This week began with a courtroom kerfuffle after it emerged that a French judge ruled in favour of Zara selling a pair of heels despite Christian Louboutin's claim that the red soles infringed the shoe guru's trademark. Cut to today and Louboutin has responded to the court case with an official statement.
'Much of the discussion either implies or states that through this ruling we have lost our rights to our world famous Red Sole Trademark. We would like to clarify that what has been disputed and canceled is only one French registration of said Red sole Trademark. Christian Louboutin continues to own valid and enforceable trademark rights in its Red Sole Trademark, including in France itself as well as throughout the world.
'A number of court decisions have recognised the strong association between Christian Louboutin and the Red Sole Trademark, including in France. Christian Louboutin will continue to protect and enforce its rights to its Red Sole Trademark which has been its iconic signature for the past 20 years. We would also like to take this opportunity to thank all of the people who continually show support to our brand.'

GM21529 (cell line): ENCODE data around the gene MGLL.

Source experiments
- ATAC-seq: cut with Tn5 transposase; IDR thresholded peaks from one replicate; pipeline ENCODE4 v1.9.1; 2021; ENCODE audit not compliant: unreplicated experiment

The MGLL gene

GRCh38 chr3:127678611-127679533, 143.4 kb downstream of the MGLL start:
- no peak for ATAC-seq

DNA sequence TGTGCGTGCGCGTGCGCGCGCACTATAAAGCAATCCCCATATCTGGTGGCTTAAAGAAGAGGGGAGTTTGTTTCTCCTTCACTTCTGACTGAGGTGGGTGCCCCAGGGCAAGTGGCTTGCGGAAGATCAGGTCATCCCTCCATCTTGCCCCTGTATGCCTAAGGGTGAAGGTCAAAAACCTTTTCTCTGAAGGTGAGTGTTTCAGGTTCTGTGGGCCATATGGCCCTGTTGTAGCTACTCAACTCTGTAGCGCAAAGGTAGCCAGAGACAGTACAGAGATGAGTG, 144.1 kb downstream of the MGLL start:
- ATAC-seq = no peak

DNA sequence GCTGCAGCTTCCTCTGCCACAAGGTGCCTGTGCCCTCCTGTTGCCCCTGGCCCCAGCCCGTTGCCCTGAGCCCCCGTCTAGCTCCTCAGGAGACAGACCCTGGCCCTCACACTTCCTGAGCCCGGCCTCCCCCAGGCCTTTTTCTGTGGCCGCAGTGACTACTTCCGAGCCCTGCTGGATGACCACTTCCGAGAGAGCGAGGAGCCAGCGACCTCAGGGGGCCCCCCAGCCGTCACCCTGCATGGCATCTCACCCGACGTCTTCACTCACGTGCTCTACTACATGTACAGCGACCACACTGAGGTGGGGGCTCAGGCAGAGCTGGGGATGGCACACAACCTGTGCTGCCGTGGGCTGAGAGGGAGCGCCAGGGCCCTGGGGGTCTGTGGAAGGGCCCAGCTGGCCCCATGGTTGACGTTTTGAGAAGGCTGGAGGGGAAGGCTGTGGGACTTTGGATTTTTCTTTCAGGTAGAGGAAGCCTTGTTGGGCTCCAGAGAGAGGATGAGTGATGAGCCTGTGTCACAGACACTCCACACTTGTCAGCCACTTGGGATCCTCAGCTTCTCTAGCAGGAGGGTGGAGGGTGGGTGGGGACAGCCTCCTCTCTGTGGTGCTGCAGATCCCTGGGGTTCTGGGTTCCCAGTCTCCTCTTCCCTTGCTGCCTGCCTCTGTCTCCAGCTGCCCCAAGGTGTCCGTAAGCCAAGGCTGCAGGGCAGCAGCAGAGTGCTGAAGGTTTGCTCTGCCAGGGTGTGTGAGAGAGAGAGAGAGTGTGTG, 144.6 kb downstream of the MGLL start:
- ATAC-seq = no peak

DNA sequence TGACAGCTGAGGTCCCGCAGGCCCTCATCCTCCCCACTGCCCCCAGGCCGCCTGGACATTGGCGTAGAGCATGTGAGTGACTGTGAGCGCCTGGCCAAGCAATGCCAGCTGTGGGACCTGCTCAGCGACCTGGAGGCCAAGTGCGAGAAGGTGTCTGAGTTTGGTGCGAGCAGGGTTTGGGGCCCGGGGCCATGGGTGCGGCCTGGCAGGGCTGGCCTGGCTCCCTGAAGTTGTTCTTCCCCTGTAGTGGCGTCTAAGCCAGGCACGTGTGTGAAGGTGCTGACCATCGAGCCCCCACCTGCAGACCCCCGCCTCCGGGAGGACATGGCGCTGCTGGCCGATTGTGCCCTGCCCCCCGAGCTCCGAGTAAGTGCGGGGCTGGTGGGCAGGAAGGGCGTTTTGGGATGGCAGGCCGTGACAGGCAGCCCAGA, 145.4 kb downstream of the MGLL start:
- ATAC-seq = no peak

The case began in June 2011 when Louboutin sued Zara for selling an open-toed shoe which resembled their YoYo creation. Zara hit back by filing an appeal on the grounds that Louboutin's trademark registration was too vague and there was no proven risk of confusion between the two pairs of heels. The Court de Cassation agreed and Louboutin was sentenced to pay £2,000 as compensation.
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